My teen, my adult-sized child who had been pretending for a few hours that everything was fine, nodded and burst into tears. Finally a choked, “That’s what [Teacher] should’ve said,” came out, and we sat on the floor together, arms around each other, and cried. Because sometimes people you love wound you and don’t make it right again. Because life is hard and often unfair and sometimes it just plain hurts.

Later, we talked about how some people don’t know how to apologize, or how sometimes even people who know how find all kinds of reasons why they don’t need to. It doesn’t necessarily make them bad people. We’re all doing the best we can, and sometimes other people’s best doesn’t feel very good. We keep going, and we forgive as often as we can, even when maybe it’s not “deserved,” because forgiveness is a gift for ourselves in an attempt to let go of what hurts. Did it all sink in? I have no idea; heck, I’m still working on this, myself.

My plea to the world today: Please learn how to apologize properly. It’s far too easy to break someone with your words; the least you can do is try to fix it when it happens. Better still, be gentle with everyone, and then you won’t have to.

Published March 25, 2015. Last updated July 24, 2017.
About the Author

Mir Kamin

Mir Kamin began writing about her life online over a decade ago, back when she was a divorced mom trying to raise two regular little kids and figure out what she wanted to be when she grew up. Now ...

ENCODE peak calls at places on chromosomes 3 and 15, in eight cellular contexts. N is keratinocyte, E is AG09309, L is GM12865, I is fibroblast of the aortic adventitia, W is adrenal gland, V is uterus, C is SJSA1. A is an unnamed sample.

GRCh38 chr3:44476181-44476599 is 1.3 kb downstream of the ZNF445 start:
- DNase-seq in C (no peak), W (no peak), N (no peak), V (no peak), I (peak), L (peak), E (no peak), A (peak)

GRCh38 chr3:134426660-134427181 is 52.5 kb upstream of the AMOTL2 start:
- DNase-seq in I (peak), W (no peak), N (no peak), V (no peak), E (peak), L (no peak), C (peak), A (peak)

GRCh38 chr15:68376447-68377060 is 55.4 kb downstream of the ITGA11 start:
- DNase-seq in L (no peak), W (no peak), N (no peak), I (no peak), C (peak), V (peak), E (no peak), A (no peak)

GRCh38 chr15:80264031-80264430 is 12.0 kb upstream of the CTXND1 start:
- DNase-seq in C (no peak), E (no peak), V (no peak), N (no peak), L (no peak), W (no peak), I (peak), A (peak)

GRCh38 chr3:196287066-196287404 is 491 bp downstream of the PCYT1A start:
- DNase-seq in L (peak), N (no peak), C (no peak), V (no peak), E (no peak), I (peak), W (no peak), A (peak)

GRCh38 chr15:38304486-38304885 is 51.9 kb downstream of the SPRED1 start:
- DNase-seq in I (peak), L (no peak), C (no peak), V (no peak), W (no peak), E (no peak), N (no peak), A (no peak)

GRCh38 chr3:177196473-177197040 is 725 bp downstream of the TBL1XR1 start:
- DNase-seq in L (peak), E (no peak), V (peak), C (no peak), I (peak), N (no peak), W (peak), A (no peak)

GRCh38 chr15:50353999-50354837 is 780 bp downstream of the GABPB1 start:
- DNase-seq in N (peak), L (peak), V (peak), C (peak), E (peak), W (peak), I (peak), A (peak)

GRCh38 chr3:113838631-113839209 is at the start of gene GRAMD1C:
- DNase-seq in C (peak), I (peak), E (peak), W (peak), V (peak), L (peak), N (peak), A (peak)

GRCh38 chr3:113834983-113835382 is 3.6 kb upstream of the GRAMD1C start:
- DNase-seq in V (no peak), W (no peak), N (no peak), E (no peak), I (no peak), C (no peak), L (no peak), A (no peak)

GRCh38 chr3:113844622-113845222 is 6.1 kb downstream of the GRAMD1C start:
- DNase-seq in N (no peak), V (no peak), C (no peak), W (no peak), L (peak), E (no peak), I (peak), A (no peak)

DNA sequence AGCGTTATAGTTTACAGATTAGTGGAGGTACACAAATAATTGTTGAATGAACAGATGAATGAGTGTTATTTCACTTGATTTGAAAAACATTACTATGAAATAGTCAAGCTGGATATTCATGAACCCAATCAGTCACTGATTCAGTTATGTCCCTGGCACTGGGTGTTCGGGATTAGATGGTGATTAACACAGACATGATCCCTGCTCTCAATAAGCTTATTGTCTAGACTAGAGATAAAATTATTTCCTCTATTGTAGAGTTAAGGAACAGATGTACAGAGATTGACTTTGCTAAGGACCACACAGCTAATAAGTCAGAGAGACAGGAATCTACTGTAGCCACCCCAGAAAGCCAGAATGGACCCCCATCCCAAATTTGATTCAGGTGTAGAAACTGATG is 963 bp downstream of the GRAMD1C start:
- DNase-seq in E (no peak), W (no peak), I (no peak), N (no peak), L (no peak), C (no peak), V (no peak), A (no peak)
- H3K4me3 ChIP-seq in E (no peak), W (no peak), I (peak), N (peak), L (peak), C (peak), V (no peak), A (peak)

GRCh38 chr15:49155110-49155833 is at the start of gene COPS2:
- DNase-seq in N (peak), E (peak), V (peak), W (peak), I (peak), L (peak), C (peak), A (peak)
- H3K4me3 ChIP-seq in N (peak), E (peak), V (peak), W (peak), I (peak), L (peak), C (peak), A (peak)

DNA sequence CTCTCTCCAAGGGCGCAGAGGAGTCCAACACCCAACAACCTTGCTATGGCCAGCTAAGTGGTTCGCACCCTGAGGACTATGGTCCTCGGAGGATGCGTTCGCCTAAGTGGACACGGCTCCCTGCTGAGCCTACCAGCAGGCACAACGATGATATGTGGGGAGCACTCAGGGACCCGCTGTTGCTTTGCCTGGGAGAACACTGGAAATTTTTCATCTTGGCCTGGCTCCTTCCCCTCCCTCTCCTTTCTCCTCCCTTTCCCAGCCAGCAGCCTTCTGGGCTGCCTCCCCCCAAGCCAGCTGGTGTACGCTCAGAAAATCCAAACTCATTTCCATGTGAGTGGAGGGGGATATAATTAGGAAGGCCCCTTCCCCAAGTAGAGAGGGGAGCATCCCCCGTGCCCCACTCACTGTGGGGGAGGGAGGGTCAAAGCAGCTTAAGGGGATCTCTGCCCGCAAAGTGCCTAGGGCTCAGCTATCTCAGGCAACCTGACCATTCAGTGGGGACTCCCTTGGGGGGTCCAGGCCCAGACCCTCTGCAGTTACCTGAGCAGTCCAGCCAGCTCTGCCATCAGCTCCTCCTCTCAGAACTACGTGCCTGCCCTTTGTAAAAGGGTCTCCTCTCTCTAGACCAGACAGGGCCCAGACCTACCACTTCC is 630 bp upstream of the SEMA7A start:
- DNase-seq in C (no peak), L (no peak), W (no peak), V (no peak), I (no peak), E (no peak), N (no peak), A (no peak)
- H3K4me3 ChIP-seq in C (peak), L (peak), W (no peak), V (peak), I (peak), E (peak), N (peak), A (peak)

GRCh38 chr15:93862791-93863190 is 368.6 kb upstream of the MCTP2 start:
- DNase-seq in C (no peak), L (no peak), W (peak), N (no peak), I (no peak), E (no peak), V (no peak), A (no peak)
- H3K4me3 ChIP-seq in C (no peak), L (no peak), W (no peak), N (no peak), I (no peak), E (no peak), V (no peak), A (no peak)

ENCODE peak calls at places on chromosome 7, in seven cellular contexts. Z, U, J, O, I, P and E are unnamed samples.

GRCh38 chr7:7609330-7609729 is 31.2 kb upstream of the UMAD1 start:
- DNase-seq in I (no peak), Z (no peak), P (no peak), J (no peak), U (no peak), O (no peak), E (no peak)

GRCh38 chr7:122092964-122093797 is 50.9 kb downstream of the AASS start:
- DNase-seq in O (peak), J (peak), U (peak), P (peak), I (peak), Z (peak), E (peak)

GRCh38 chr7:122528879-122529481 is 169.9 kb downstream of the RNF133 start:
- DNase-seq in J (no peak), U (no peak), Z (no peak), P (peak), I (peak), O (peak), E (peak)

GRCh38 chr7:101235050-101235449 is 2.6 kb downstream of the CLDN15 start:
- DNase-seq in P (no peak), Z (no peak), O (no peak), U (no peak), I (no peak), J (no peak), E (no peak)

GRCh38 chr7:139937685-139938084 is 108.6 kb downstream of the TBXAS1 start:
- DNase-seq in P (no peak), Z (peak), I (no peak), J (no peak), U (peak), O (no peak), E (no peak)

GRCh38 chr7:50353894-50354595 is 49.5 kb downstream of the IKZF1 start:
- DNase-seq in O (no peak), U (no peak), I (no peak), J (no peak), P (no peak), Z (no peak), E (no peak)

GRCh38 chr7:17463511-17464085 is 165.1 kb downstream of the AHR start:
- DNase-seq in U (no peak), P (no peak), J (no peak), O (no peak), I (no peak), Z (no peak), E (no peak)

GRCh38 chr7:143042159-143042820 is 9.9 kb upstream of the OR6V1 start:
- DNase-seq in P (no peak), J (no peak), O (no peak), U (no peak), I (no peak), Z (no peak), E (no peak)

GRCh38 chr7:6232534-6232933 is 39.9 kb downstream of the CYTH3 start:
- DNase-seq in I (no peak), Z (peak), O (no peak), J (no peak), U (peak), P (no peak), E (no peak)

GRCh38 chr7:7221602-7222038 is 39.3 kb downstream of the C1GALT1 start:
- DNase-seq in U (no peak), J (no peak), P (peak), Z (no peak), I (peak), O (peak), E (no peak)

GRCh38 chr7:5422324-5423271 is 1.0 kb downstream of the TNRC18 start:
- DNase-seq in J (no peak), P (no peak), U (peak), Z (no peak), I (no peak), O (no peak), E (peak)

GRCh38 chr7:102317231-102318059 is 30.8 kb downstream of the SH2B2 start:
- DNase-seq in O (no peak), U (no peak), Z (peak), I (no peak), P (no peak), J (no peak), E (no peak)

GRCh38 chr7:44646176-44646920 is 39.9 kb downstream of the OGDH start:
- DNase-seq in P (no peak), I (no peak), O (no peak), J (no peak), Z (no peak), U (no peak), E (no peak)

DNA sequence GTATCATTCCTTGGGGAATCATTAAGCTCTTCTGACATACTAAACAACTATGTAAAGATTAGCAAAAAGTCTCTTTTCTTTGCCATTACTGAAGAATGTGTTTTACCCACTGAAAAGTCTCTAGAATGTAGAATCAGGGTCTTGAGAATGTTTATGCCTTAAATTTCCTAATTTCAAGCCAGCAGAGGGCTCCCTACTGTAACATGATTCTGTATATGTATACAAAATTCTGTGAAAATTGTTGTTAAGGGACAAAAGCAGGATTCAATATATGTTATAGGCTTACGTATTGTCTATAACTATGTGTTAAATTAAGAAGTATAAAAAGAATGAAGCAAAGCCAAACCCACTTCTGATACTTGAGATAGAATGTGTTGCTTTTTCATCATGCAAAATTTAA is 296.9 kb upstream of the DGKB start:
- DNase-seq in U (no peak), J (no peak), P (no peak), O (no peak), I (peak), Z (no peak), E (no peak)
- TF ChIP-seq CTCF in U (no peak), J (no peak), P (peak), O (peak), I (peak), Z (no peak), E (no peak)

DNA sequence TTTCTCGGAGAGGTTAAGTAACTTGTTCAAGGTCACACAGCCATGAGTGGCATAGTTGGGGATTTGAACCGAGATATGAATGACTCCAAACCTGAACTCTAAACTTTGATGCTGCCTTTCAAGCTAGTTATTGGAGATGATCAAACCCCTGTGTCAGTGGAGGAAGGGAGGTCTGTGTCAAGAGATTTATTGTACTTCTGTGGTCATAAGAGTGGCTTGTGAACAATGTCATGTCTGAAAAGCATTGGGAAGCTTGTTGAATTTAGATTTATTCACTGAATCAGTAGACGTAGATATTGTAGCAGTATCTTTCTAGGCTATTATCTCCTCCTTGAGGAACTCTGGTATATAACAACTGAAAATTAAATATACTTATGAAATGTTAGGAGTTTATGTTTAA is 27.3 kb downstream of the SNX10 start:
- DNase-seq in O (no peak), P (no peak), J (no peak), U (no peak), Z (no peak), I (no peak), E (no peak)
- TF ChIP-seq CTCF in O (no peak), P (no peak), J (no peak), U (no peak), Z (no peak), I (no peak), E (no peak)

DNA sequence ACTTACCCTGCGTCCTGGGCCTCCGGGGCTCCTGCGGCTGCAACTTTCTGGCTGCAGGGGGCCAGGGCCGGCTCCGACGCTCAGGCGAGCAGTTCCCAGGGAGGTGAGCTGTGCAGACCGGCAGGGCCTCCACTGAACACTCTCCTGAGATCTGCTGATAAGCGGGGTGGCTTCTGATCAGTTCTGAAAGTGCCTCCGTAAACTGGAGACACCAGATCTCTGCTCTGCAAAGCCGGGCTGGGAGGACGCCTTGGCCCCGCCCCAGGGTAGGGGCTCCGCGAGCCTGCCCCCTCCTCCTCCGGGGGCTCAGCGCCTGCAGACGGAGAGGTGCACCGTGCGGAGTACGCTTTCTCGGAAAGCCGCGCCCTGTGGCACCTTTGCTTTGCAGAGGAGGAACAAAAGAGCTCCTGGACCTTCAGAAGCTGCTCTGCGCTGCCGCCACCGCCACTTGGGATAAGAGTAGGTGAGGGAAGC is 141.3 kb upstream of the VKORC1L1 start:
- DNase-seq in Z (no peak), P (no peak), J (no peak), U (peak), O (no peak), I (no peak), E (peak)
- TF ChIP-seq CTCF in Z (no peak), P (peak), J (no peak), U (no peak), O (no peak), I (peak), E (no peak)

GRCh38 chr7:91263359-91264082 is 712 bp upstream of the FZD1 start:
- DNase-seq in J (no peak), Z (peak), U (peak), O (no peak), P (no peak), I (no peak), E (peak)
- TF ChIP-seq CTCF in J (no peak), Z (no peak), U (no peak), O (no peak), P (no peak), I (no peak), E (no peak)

Mir Kamin began writing about her life online over a decade ago, back when she was a divorced mom trying to raise two regular little kids and figure out what she wanted to be when she grew up. Now her life looks very different than it did back then: Those little kids turned into anything-but-regular teenagers, she is remarried, and somehow she’s become one of those people who talks to her dogs in a high-pitched baby voice. Along the way she’s continued chronicling the everyday at Woulda Coulda Shoulda, plus she’s bringing you daily bargain therapy at Want Not. The good news is that Mir grew up and became a writer and she still really likes hanging out with her kids; the bad news is that her hair is a lot grayer than it used to be.

icon icon
chat bubble icon

Comments